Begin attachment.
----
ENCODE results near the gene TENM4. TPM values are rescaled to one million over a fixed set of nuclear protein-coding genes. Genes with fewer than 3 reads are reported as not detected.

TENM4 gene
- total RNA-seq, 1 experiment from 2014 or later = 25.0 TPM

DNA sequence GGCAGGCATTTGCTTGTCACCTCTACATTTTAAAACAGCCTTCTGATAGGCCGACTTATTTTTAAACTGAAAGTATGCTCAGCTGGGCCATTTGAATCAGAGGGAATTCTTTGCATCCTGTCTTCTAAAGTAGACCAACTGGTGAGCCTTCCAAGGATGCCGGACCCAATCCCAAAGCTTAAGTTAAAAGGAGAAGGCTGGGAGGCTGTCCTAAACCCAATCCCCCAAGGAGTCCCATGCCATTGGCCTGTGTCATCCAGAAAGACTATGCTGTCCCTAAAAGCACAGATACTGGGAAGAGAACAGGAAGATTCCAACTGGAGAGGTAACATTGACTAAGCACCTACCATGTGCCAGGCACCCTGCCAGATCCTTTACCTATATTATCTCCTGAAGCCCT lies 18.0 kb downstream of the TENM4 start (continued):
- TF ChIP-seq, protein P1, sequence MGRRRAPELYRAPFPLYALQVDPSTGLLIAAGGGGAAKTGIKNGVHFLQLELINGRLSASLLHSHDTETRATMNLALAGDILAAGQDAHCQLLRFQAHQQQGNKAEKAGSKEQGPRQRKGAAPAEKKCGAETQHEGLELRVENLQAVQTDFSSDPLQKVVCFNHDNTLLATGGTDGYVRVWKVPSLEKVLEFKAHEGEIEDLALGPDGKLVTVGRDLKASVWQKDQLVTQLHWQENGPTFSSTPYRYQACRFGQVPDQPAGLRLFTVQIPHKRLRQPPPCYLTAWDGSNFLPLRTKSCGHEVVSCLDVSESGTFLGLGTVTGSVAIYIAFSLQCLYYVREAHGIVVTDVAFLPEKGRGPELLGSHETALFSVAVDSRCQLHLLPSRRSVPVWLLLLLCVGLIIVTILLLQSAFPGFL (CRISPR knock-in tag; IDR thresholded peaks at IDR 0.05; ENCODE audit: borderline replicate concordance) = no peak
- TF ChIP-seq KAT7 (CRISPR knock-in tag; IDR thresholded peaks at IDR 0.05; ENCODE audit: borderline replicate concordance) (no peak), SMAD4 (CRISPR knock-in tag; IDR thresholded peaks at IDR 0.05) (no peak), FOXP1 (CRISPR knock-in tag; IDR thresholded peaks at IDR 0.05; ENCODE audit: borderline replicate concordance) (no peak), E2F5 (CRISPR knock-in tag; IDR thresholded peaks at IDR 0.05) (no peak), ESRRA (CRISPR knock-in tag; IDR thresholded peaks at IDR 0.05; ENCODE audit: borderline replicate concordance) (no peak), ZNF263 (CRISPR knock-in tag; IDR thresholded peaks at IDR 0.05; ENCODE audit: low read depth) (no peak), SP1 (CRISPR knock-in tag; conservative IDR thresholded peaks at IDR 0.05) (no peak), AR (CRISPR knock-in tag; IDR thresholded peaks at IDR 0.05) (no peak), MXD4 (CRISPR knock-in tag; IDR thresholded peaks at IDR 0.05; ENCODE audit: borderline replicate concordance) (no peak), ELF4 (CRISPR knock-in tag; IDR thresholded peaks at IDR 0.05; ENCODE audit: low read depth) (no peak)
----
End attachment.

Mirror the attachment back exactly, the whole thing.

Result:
ENCODE results near the gene TENM4. TPM values are rescaled to one million over a fixed set of nuclear protein-coding genes. Genes with fewer than 3 reads are reported as not detected.

TENM4 gene
- total RNA-seq, 1 experiment from 2014 or later = 25.0 TPM

DNA sequence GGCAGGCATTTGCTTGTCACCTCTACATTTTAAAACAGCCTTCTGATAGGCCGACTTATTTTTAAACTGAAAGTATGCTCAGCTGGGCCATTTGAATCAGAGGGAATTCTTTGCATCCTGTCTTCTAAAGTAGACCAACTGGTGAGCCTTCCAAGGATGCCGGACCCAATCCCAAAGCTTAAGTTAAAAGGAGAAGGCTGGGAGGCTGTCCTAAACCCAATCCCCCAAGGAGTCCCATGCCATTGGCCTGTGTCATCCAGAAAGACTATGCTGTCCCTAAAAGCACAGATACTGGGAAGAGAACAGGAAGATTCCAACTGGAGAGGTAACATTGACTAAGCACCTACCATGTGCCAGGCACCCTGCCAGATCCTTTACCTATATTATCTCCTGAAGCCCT lies 18.0 kb downstream of the TENM4 start (continued):
- TF ChIP-seq, protein P1, sequence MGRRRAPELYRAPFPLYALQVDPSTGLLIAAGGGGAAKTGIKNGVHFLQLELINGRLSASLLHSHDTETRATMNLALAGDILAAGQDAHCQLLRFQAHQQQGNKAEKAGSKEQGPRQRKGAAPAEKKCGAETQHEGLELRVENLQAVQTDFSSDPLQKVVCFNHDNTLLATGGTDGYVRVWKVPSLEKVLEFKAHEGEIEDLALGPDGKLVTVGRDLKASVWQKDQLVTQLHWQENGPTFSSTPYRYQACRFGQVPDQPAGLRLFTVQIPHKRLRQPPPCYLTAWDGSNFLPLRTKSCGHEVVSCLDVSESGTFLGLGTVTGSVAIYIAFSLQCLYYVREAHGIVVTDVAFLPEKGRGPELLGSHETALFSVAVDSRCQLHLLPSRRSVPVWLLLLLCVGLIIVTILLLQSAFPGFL (CRISPR knock-in tag; IDR thresholded peaks at IDR 0.05; ENCODE audit: borderline replicate concordance) = no peak
- TF ChIP-seq KAT7 (CRISPR knock-in tag; IDR thresholded peaks at IDR 0.05; ENCODE audit: borderline replicate concordance) (no peak), SMAD4 (CRISPR knock-in tag; IDR thresholded peaks at IDR 0.05) (no peak), FOXP1 (CRISPR knock-in tag; IDR thresholded peaks at IDR 0.05; ENCODE audit: borderline replicate concordance) (no peak), E2F5 (CRISPR knock-in tag; IDR thresholded peaks at IDR 0.05) (no peak), ESRRA (CRISPR knock-in tag; IDR thresholded peaks at IDR 0.05; ENCODE audit: borderline replicate concordance) (no peak), ZNF263 (CRISPR knock-in tag; IDR thresholded peaks at IDR 0.05; ENCODE audit: low read depth) (no peak), SP1 (CRISPR knock-in tag; conservative IDR thresholded peaks at IDR 0.05) (no peak), AR (CRISPR knock-in tag; IDR thresholded peaks at IDR 0.05) (no peak), MXD4 (CRISPR knock-in tag; IDR thresholded peaks at IDR 0.05; ENCODE audit: borderline replicate concordance) (no peak), ELF4 (CRISPR knock-in tag; IDR thresholded peaks at IDR 0.05; ENCODE audit: low read depth) (no peak)